Twelve double-blind placebo-controlled RCTs were eligible for the review (n=5,674 patients). One trial (n=189) had no vascular events in either group for any of the outcomes and was not included in the analysis. All trials had a Jadad score of five.
Cilostazol significantly reduced the risk of all vascular events (RR 0.86 95% CI 0.74 to 0.99; 11 RCTs, n=5,485) and cerebrovascular events (RR 0.58 95% CI 0.43 to 0.78; four RCTs, n=3,708) compared with placebo. The incidence of cardiac events and serious bleeding complications did not significantly differ between the cilostazol and placebo groups. There was no evidence of significant statistical heterogeneity for any of the outcomes. There was a very small probability of publication bias.
Cilostazol significantly reduced the risk of cerebrovascular events, with no associated increase in risk of bleeding for patients with atherothrombosis.
The review addressed a clear question with well-defined inclusion criteria. Three relevant databases were searched for articles in any language, minimising the risk of language bias. No attempts to identify unpublished data were reported, but publication bias was assessed and only a very small risk was found. Appropriate steps were taken throughout the review to minimise the risk of reviewer error and bias. A suitable validity assessment was carried out and all the included trials were of high quality. It was unclear what was used as placebo. Excluding trials with no events in one arm might have biased the results. The results were weighted mainly on three large trials and the remaining smaller trials had wide confidence intervals. Statistical heterogeneity was assessed and ruled out, but there was clinical heterogeneity between trials which might affect the generalisability of the findings. For these reasons, the suitability of the analyses is unclear.
This was a generally well-conducted study and the authors' conclusions appear to reflect the findings, but the issues mentioned above should be considered when interpreting them.
Several authors received honoraria and fees from four pharmaceutical companies, including Otsuka, the manufacturer of cilostazol.
Implications of the review for practice and research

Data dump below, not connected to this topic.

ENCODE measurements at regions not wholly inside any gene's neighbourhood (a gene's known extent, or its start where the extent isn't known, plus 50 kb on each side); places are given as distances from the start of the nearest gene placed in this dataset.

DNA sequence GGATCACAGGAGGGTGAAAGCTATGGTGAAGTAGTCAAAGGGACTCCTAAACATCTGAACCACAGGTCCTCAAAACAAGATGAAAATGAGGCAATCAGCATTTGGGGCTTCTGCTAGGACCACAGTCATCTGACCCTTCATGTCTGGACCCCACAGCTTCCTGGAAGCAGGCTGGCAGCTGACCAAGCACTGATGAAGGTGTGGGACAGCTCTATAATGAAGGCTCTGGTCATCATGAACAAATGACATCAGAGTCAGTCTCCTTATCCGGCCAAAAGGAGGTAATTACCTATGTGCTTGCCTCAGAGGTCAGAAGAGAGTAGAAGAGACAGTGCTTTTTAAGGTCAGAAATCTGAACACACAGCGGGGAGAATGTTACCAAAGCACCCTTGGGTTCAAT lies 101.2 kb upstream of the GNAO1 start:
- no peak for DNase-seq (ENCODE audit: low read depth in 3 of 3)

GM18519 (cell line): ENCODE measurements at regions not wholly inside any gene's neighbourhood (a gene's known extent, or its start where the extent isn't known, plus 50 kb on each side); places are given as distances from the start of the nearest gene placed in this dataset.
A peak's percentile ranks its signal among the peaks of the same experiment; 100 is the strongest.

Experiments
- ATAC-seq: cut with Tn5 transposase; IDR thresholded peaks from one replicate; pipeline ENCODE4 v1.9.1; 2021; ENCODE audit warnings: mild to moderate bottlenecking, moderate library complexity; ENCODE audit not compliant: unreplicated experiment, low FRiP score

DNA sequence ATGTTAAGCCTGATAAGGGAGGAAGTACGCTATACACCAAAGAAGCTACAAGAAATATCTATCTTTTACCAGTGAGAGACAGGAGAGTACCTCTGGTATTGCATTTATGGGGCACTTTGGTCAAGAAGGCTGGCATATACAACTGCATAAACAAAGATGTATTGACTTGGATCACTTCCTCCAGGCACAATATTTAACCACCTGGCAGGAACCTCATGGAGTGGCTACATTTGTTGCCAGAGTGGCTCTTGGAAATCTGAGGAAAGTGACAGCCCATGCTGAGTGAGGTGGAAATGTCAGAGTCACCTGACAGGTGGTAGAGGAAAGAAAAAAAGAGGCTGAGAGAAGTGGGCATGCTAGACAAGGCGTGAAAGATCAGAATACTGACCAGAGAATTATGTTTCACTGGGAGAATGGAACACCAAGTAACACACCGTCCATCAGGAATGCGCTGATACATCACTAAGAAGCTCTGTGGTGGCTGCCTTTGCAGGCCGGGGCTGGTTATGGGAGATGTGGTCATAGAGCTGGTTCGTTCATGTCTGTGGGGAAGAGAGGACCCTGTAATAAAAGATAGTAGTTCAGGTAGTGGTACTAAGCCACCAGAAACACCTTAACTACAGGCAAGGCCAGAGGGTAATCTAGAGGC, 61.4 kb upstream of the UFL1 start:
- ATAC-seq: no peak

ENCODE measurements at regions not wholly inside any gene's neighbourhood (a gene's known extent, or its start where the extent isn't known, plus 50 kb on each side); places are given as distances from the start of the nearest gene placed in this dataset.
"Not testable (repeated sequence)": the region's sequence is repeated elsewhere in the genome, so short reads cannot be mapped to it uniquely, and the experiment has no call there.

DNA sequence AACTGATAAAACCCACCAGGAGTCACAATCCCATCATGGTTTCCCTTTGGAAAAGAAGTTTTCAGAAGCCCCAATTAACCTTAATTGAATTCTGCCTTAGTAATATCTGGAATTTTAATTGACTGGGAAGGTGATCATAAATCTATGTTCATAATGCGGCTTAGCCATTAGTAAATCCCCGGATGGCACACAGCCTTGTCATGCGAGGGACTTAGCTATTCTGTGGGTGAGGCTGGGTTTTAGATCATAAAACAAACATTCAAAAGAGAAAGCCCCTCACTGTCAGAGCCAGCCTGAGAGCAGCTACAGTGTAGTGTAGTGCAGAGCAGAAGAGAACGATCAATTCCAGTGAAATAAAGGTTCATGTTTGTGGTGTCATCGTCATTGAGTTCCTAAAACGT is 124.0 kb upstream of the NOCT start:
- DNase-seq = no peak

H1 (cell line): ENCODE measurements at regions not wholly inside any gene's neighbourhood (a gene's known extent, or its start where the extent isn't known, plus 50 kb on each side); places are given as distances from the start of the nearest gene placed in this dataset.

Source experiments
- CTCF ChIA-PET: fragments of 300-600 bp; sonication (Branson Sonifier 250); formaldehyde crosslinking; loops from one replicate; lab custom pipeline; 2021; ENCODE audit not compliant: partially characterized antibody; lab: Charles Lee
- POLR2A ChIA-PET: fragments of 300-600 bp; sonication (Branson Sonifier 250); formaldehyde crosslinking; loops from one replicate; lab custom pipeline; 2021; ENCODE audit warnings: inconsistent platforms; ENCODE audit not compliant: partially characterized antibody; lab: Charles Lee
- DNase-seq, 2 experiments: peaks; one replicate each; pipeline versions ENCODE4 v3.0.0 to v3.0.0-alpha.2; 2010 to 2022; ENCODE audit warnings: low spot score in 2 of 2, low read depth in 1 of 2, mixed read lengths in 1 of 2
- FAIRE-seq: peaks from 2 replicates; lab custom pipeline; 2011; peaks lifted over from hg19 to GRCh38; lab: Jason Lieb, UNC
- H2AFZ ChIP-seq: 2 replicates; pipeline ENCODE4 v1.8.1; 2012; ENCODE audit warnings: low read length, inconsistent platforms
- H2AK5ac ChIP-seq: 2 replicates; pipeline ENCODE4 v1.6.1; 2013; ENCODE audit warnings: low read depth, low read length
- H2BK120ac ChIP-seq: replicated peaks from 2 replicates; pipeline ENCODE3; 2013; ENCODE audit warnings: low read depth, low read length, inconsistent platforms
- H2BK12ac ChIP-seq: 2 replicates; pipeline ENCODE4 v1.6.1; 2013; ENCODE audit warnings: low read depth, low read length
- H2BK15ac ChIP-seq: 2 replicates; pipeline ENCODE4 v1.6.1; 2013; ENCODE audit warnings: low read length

Practice: The authors did not state any recommendations for practice.
Research: The authors did not state any recommendations for research.
Grant-in-Aid for Scientific Research in Japan (15590771, 17590764 19590871); Vehicle Racing Commemorative Foundation 2006 and 2007; Ministry of Education and Science, Sports and Culture, Japan; and Ministry of Health, Labour and Welfare, Japan.
Uchiyama S, Demaerschalk BM, Goto S, Shinohara Y, Gotoh F, Stone WM, Money SR, Kwon SU. Stroke prevention by cilostazol in patients with atherothrombosis: meta-analysis of placebo-controlled randomized trials. Journal of Stroke and Cerebrovascular Diseases 2009; 18(6): 482-490
Subject indexing assigned by NLM
Aged; Atherosclerosis /complications /drug therapy /mortality; Evidence-Based Medicine; Female; Heart Diseases /etiology /prevention & control; Hemorrhage /chemically induced; Humans; Male; Middle Aged; Platelet Aggregation Inhibitors /adverse effects /therapeutic use; Randomized Controlled Trials as Topic; Risk Assessment; Stroke /etiology /mortality /prevention & control; Tetrazoles /adverse effects /therapeutic use; Thrombosis /complications /drug therapy /mortality; Treatment Outcome
Database entry date
This is a critical abstract of a systematic review that meets the criteria for inclusion on DARE. Each critical abstract contains a brief summary of the review methods, results and conclusions followed by a detailed critical assessment on the reliability of the review and the conclusions drawn.